• You get to work on problems that are harder than anything your teacher would subject your whole class to
  • You get to explore interconnections in the math you already know without having to learn a ton of new material
  • You get to practice the critical skill of making progress even on incomplete information 
  • Top universities actively solicit your AMC 12 score. This tells you everything you need to know about its importance to them

Recent trends in the AMC

At the top levels, the AMC can be seen as a feeder program for the International Math Olympiad. The US, Russia, and China have been vying for top honors at the IMO for the last few years now. I genuinely don’t know how much of this should be attributed to good coaching; I’m impressed by head coach Po-Shen Loh — he’s clearly focused on teaching well instead of merely on being smart, and you’d be shocked at how many miss that — but that’s all I know, because I’m not anywhere near the inner circle at that level.

But what I do know is that Richard Rusczyk’s project Art of Problem Solving has become the dominant force in this area. What started as a pair of (excellent) books and a thriving community has become the 900-pound gorilla in the space; practically every serious student competitor has some relationship with AoPS. There’s a ton of good stuff to say about AoPS, but I’ll also mention that two false impressions often come out of students’ initial foray there:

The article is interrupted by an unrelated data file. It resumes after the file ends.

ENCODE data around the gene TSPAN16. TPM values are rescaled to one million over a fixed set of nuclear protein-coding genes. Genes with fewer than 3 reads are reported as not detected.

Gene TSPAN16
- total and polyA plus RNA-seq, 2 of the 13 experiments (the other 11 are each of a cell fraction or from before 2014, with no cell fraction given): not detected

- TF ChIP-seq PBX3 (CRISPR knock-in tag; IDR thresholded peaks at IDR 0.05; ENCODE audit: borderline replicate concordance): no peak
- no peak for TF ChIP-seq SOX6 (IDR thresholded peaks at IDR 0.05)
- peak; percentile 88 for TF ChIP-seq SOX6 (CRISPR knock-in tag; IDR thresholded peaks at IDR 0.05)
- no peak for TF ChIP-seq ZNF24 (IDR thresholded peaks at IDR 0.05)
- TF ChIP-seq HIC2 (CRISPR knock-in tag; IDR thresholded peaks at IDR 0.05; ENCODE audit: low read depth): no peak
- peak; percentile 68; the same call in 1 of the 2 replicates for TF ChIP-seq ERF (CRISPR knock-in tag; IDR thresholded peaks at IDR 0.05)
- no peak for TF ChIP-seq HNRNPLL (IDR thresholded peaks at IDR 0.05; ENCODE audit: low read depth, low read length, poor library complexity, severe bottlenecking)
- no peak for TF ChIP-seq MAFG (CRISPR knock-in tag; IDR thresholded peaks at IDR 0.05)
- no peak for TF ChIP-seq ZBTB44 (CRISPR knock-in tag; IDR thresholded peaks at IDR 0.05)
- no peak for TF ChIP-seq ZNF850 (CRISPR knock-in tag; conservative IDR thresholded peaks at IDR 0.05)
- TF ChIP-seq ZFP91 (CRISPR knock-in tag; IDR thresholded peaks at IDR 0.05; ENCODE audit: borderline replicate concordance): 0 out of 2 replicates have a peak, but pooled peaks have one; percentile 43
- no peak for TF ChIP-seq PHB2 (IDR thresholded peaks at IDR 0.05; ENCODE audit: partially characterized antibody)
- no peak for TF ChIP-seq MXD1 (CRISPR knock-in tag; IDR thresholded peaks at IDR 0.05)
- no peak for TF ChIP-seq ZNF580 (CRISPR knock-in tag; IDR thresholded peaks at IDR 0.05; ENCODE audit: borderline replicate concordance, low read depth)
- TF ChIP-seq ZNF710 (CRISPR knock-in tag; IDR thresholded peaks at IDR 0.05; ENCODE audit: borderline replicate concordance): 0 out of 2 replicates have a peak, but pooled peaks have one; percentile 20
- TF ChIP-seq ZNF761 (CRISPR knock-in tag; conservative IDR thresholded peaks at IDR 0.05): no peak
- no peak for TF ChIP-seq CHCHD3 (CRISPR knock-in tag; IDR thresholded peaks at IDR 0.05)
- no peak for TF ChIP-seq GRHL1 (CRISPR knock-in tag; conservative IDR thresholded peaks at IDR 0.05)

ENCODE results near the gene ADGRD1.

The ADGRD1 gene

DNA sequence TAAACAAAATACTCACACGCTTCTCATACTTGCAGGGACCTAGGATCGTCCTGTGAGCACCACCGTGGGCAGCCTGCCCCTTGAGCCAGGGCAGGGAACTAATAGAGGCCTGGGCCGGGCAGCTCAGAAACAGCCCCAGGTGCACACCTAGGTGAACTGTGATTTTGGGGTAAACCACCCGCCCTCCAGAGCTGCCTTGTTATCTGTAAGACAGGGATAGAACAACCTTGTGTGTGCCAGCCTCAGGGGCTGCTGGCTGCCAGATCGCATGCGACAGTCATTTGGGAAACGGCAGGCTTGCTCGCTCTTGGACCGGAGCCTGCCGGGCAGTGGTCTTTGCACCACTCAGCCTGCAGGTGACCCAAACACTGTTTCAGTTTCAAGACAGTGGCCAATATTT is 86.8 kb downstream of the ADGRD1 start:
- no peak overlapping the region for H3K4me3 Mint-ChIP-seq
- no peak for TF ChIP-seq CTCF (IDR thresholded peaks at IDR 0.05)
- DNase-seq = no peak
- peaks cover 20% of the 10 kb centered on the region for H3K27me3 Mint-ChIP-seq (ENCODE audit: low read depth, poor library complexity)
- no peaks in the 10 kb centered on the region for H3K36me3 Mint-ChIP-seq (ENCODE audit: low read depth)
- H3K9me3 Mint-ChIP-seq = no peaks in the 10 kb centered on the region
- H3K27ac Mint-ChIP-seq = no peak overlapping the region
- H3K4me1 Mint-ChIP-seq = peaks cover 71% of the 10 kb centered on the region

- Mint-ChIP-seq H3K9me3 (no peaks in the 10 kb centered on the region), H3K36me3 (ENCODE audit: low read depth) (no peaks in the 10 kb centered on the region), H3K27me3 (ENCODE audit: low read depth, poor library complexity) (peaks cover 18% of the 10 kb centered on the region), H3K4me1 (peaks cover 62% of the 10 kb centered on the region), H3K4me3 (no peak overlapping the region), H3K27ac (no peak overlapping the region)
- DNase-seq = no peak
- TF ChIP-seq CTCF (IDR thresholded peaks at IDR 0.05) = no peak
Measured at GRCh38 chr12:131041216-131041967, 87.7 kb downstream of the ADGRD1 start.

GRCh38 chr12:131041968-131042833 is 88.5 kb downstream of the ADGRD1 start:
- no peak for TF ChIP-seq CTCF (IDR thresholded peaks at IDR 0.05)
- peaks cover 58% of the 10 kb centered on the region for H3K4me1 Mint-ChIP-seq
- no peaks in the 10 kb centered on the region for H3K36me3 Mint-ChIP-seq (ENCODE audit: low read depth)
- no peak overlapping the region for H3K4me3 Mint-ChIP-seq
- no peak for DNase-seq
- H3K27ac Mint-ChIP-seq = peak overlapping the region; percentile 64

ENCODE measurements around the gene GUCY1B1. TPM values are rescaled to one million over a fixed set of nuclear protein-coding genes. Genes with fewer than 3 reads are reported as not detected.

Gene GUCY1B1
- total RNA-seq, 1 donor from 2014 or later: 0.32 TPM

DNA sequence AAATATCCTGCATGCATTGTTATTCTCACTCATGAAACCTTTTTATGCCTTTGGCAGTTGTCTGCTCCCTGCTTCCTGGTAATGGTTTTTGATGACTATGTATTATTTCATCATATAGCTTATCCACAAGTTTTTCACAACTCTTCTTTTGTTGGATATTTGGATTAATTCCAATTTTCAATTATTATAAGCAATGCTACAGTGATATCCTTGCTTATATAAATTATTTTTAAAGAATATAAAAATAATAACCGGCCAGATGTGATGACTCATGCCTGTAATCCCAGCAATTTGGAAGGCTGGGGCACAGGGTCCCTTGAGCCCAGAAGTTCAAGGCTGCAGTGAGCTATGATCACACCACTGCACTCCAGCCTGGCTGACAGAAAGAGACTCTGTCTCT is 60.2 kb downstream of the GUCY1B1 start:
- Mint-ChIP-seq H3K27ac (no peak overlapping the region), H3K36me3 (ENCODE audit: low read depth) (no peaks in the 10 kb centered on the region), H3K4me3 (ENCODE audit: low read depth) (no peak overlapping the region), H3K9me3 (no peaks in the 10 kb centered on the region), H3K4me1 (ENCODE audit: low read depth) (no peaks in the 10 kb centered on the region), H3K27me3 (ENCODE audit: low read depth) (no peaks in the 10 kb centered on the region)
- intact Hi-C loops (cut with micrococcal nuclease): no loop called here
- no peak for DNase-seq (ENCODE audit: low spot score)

1. “There’s a ton of math I need to learn in order to be successful here.”
  2. “Reading through other people’s solutions is the best way to learn.”

Regarding #1, it would be more correct to say that AoPS will help you learn a ton of math, and a relatively small slice of it is needed for AMC success. Figuring out what’s important remains more art than science, data analysis notwithstanding, because — at least at the AMC level — doing a good job of using what you know is generally more valuable than knowing more.

And regarding #2, AoPS rightly discourages this perspective, and actively, but you can only do so much when such a large proportion of your site is dedicated to the thing you’re telling everyone to use only judiciously. I mean, it’s been said plenty before: math is not a spectator sport. Doing math — and analyzing your steps and missteps after the fact — is the way to get good at it. Deliberate practice isn’t easy, often isn’t fun, and it certainly isn’t your default behavior when you’re reading a web site. But it’s the best way. Unfortunately, almost no students get this, at least not at the early levels.